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Polynesian empowerment


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POSTED: Sunday, September 13, 2009

With a global vision and grass-roots approach, New Zealand artist Michel Tuffery aims to inspire young Polynesian adults to engage with their cultural history. Tuffery hopes his work, a response to “;the stuff sitting in the museums,”; will incite audiences to consider not only the historical objects in a new light, but their own identities as well.

“;I call what I do visual journalism,”; he said. “;It's the social commentary of art. I'm updating objects that live in museums, creating a contemporary take to bring the collections alive.

“;I want the audience to see that these objects are still alive ... and respond to them.”;

               

     

 

ART LECTURE BY MICHEL TUFFERY

        » Where: University of Hawaii West Oahu campus, room D-102
       

» When: 12:30 p.m. Tuesday

       

» E-mail: .(JavaScript must be enabled to view this email address)

       

 

       

Tuffery is in Honolulu through Friday as an artist-in-residence at the University of Hawaii-Manoa, courtesy of the Intersections Program housed in UH's art department. Intersections brings in several international artists and scholars annually to promote arts appreciation and to “;broaden perspectives on contemporary cultural issues, often as they are related specifically to Hawaii-based issues,”; said the program's Web site.

Intersections addresses these themes through public lectures, studio visits for artists and visits to grade schools and high schools.

“;Visiting artists discuss their work and put it in a broader international perspective for local audiences. There's critical dialogue and real interfacing,”; said Jaimey Hamilton, director of the program.

“;It's important to bring in someone like Michel. He's invested in inspiring and updating Polynesian culture on a global level using mass media and pop culture in a way that will engage all audiences.”;

TUFFERY CAME into adulthood during the late 1980s during a Maori cultural renaissance, when he and a few contemporaries were encouraged to go to art school. “;There were just a couple of us. Art school had no Polynesians,”; he recalled.

From there, the artist headed to Hawaii in 1991, hoping to research indigenous cultures of the Pacific. “;I thought it would be a mecca for information about ourselves,”; he said. But he was sorely disappointed and left a year later for the Cook Islands, where he soaked up the information he was seeking while doing volunteer work and living with relatives.

The lifestyle shaped his views on such cultural concerns as the official written histories of the Pacific islands—wherein Capt. James Cook bears a huge presence—and their contrast with indigenous viewpoints.

“;That became the solid foundation for my work,”; he said. “;I'm taking advantage of my DNA and looking at another perspective of my history.”;

It's easy to see how Tuffery's experiences and views parallel those of native Hawaiians. In fact, he said, “;there's a huge audience from the indigenous perspective.”;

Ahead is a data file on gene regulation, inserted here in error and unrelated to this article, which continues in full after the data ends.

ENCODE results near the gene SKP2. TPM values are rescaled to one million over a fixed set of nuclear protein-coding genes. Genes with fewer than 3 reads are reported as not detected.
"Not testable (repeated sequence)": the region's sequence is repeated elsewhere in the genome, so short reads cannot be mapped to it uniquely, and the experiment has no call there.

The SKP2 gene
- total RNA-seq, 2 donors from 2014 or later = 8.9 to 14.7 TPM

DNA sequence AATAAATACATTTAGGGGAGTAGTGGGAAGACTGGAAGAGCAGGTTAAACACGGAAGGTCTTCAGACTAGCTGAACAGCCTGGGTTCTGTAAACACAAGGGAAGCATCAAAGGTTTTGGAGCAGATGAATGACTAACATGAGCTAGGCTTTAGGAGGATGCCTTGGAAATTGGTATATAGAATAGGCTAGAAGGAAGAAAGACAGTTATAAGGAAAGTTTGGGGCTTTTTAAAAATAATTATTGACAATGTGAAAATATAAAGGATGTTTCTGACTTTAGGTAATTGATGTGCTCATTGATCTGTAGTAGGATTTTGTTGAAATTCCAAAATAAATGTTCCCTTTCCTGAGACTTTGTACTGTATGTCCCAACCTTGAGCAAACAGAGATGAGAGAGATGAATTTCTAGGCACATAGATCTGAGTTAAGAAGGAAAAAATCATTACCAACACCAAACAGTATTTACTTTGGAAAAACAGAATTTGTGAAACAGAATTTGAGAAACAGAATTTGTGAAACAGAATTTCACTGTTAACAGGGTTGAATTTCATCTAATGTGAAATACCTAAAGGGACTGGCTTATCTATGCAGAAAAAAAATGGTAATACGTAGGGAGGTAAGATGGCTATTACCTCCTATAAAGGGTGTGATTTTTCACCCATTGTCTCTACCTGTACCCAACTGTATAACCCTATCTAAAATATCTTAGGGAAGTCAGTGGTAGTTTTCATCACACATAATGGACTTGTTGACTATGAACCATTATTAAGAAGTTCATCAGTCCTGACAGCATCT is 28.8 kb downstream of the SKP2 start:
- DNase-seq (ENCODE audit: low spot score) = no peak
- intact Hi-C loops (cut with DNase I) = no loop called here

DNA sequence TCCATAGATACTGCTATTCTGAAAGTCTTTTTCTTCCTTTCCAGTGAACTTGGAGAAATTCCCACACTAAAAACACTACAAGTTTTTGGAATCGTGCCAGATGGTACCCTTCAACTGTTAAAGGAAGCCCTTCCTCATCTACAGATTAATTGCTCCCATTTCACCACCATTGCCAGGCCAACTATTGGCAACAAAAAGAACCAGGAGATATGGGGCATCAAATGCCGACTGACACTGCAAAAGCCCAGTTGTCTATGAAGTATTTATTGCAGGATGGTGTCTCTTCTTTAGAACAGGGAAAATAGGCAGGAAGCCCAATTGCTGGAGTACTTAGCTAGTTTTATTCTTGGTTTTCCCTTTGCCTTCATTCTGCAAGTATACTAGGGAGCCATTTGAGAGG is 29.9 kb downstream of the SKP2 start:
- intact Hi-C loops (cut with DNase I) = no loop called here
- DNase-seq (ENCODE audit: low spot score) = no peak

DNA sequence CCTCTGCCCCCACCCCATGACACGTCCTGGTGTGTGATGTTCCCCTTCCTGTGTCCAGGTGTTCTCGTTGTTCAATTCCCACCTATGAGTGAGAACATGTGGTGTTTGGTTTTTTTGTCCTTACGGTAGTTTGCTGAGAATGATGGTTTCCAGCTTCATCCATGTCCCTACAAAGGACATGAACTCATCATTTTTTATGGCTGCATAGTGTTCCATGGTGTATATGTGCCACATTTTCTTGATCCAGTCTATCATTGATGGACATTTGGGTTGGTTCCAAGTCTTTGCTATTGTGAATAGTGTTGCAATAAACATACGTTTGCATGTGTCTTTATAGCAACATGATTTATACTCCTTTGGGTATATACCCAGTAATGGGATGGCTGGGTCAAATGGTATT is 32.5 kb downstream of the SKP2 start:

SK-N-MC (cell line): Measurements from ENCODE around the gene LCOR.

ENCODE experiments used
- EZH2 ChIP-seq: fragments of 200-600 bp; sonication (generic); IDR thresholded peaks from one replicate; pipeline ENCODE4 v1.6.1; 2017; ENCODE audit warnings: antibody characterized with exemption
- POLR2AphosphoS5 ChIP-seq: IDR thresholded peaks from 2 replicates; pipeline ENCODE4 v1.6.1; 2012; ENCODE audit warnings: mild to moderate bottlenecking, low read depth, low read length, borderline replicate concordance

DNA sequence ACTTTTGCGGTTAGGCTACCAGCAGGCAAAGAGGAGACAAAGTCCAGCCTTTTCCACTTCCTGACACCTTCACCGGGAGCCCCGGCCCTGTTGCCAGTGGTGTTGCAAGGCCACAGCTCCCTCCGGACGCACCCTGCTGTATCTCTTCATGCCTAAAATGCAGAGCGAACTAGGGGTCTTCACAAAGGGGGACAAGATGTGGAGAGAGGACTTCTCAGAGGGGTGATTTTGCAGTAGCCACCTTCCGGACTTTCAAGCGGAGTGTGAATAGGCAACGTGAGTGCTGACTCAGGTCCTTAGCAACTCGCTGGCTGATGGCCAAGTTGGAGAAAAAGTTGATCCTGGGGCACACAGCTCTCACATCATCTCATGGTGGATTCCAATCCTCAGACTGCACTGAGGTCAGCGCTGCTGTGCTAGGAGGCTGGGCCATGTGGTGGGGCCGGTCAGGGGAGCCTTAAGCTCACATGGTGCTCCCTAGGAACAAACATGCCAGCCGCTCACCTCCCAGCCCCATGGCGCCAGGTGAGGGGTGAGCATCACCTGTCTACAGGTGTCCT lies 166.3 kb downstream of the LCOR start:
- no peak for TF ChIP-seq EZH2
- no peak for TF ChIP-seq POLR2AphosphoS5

But his global vision doesn't simply propel him to share his artwork beyond New Zealand, it fuels him to approach that sharing in a multidisciplinary fashion as well. Most recently, the artist has been veejaying for a popular New Zealand band, Rhombuf, utilizing 8 mm film images. He also works on graffiti art with New Zealand youth.

“;I don't limit myself to a genre,”; he said. “;While traveling around the islands, I'm multitasking, doing performance art in Tahiti and sculpture somewhere else. I try to make art that's appealing to youth, like tattoo art or jewelry. We're competing with the PSP (Sony's PlayStation Portable) ... (and) Twitter. It's a visual text generation.”;

Hamilton says Tuffery's approach embodies the concept of creating a sustainable culture—a culture supported by and of support to other cultures via the sharing of values, concerns and solutions to common challenges.

“;Through his example of talking about Cook Island or Maori or Samoan culture, the same concepts apply to (issues) local native Hawaiian artists are involved in,”; she said. “;His work, and how he deals with those issues, can start conversations here. When someone comes from another angle or simply from another place, they can lend a breath of fresh air to one's own situation.”;

Intersections itself is dependent on this type of collaborative support system. The program isn't funded by the university; instead, Hamilton applies for UH grants annually. “;This program flies by the seat of its pants,”; she said.

With half its budget provided by the State Foundation on Culture and the Arts this year, and threats of mass layoffs to the foundation, she said, “;we're looking at other avenues”; to keep the program going. Collaborations with other institutions, such as UH's Center for Pacific Island Studies, Shangri-La, The Contemporary Museum and Marks Garage, “;are so helpful, it's the only way we can really survive.”;

“;We're one proponent of many important community-based art programs in Hawaii that bridges international and local resources,”; said Hamilton. “;Especially in this economy, it's hard to keep a program like Intersections running.

“;We all have to rally our resources and work together to show people what Honolulu's international art scene is about. The crisis encourages us to integrate our interests and work on projects that will be beneficial to many aspects of our cultural community.”;